In the UK, to cope, the NHS has been quietly outsourcing some surgeries to three hospitals in France for the past year or so. It is a little-known partnership, because the NHS is not eager to advertise the measures it is being forced to take.
But as more people join Orlov in crossing the English Channel – and with a predictable but particularly severe “winter crisis” this year, forcing the cancellation of tens of thousands of elective surgeries – word is spreading.
Orlov was only Calais Hospital’s 15th patient under the program, but it has received 450 inquiries from British patients over six weeks, after fielding fewer than 10 a month previously. With 500 beds and a surgery ward with an occupancy rate of 70 percent, the hospital could treat as many as 200 NHS patients a year, officials said.
It’s shocking what’s going on
Orlov marveled that he had a spacious private room in the French hospital, with a window looking out on some greenery and a television set that offered the BBC. Parking is free, he exclaimed several times. “And the food is pretty good,” he said as an afterthought. “I’ve got to say, I’m not averse to French cooking.”
Hospitals in Britain “are so old they should be museums,” he said. “It’s shocking what’s going on.”
NHS England’s outsourcing deal has technically little to do with Britain’s decision nearly two years ago to leave the European Union. Rather, it has more to do with the myriad ways that countries across Europe are tied together, but that are often ignored in public discussions about Britain’s relationship with Europe.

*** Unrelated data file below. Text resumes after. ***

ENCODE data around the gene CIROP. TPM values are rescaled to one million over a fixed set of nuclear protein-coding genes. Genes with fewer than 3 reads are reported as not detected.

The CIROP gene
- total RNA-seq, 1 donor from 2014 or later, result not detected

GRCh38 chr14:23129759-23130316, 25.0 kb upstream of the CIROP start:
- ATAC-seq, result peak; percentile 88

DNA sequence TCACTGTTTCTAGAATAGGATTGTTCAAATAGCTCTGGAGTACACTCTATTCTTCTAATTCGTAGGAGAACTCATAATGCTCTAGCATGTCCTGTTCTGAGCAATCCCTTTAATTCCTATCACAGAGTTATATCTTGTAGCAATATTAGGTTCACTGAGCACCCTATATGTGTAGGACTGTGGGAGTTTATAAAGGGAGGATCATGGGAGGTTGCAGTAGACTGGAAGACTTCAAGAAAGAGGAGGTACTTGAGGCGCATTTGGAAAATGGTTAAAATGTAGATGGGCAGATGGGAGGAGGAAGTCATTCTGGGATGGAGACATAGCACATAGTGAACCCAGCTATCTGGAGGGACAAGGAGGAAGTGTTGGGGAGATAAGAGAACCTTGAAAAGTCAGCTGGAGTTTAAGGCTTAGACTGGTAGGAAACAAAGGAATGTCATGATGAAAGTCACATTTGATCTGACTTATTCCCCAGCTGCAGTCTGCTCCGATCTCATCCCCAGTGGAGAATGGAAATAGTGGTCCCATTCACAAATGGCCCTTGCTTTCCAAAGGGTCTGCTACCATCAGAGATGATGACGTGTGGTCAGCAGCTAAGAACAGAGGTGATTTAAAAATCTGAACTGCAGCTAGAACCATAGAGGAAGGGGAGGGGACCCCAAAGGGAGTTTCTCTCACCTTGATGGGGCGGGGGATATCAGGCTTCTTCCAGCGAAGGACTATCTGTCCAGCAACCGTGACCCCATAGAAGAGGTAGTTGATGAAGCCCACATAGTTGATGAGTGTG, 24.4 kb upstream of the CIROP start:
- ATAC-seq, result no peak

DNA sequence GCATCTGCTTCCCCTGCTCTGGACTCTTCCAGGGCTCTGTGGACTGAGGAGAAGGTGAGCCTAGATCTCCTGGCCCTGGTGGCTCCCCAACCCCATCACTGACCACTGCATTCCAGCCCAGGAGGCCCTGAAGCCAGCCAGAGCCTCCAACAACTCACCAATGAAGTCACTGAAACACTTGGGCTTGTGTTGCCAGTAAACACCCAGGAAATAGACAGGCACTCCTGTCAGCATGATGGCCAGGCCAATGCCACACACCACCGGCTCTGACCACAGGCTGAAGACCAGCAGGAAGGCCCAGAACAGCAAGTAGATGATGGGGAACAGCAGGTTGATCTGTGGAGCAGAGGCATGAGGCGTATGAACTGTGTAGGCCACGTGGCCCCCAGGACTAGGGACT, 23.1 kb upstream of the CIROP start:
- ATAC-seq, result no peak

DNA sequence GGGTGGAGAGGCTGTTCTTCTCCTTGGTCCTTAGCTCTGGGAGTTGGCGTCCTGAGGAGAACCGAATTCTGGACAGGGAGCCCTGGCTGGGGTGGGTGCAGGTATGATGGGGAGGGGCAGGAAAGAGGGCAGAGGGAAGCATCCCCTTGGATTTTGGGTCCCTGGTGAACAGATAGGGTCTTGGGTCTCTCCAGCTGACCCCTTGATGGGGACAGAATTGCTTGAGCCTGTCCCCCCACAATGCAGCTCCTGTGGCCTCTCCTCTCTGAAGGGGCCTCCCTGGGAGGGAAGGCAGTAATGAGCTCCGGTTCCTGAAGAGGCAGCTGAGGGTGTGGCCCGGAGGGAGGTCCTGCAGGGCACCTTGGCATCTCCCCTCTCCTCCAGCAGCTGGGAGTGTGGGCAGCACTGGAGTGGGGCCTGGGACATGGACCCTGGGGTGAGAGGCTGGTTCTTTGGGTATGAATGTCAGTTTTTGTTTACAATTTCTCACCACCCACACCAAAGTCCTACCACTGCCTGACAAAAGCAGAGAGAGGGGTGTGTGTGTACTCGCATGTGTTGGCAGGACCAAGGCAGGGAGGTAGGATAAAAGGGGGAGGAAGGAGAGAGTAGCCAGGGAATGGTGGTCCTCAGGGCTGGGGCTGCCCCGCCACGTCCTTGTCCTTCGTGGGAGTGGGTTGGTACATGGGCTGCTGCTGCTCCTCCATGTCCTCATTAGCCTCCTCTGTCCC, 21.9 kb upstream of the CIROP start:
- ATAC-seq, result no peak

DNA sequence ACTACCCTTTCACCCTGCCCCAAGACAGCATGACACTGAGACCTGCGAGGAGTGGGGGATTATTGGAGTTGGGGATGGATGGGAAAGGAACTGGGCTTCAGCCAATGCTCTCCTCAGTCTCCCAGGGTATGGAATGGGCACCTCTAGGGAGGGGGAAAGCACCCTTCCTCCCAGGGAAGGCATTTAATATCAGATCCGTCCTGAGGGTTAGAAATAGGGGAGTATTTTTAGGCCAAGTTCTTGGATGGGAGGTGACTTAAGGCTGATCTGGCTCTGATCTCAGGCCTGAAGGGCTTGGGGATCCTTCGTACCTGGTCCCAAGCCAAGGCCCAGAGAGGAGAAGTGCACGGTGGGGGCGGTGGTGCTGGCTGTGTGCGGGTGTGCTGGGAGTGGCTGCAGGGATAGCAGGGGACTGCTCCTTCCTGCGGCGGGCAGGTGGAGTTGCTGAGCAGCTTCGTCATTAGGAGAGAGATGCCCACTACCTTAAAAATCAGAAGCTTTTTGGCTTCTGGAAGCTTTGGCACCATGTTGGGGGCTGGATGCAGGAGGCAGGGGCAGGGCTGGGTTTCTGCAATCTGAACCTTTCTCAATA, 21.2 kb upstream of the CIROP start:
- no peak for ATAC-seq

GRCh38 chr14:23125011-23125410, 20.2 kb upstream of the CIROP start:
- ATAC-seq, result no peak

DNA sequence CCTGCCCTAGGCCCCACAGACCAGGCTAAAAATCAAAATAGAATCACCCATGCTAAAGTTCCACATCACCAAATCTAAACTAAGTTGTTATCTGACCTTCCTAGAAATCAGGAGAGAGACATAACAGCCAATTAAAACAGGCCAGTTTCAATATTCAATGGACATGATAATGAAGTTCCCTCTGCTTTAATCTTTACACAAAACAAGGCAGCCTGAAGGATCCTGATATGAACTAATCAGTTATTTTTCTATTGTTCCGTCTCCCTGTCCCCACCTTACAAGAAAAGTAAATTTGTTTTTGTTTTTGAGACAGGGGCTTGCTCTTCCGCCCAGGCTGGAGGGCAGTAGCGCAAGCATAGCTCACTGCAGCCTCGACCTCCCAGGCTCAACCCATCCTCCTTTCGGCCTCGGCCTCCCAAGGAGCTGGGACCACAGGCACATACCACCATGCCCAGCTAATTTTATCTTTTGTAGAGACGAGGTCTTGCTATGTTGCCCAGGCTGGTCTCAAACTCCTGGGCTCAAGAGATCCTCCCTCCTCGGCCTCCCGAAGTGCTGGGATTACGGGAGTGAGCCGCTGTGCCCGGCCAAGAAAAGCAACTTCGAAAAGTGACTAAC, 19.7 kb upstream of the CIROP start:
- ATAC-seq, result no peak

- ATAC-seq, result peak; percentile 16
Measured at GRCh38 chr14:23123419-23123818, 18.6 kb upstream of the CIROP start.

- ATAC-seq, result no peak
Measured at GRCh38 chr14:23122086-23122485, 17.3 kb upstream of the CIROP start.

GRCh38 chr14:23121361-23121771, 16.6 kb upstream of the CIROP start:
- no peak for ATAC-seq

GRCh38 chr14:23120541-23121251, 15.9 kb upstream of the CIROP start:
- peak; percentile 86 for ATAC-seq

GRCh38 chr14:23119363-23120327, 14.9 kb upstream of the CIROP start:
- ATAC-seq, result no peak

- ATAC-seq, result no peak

“Let’s hope the talks don’t speed up too quickly though, I want to get this done first, and ideally the second one,” Orlov added, half seriously, referring to negotiations about the terms of Britain’s departure.
He asked that his surgeon not be told he had voted for Brexit – just yet. “I’m happy to tell him when he’s finished carving me up, but certainly not beforehand,” he whispered. “I do have my second knee.”
(“Oh, la la,” Martin Trelcat, director of Calais Hospital, groaned in mock outrage when he heard he had a Brexit supporter on his hands. “It’s time for a new vote,” he joked.)
Britain has about 340 available beds per 100,000 inhabitants, compared with an EU. average of 515, according to Eurostat, the European statistics agency. France has 706 beds for every 100,000 people, and Germany 813. Only three countries – Ireland, Denmark and Sweden – have lower rates of available beds than Britain does.
Britain spends almost 8 percent of its gross domestic product on health care, slightly less than France and Germany, and the share is forecast to fall to about 6.8 percent by 2020, according to the Office for Budgetary Responsibility.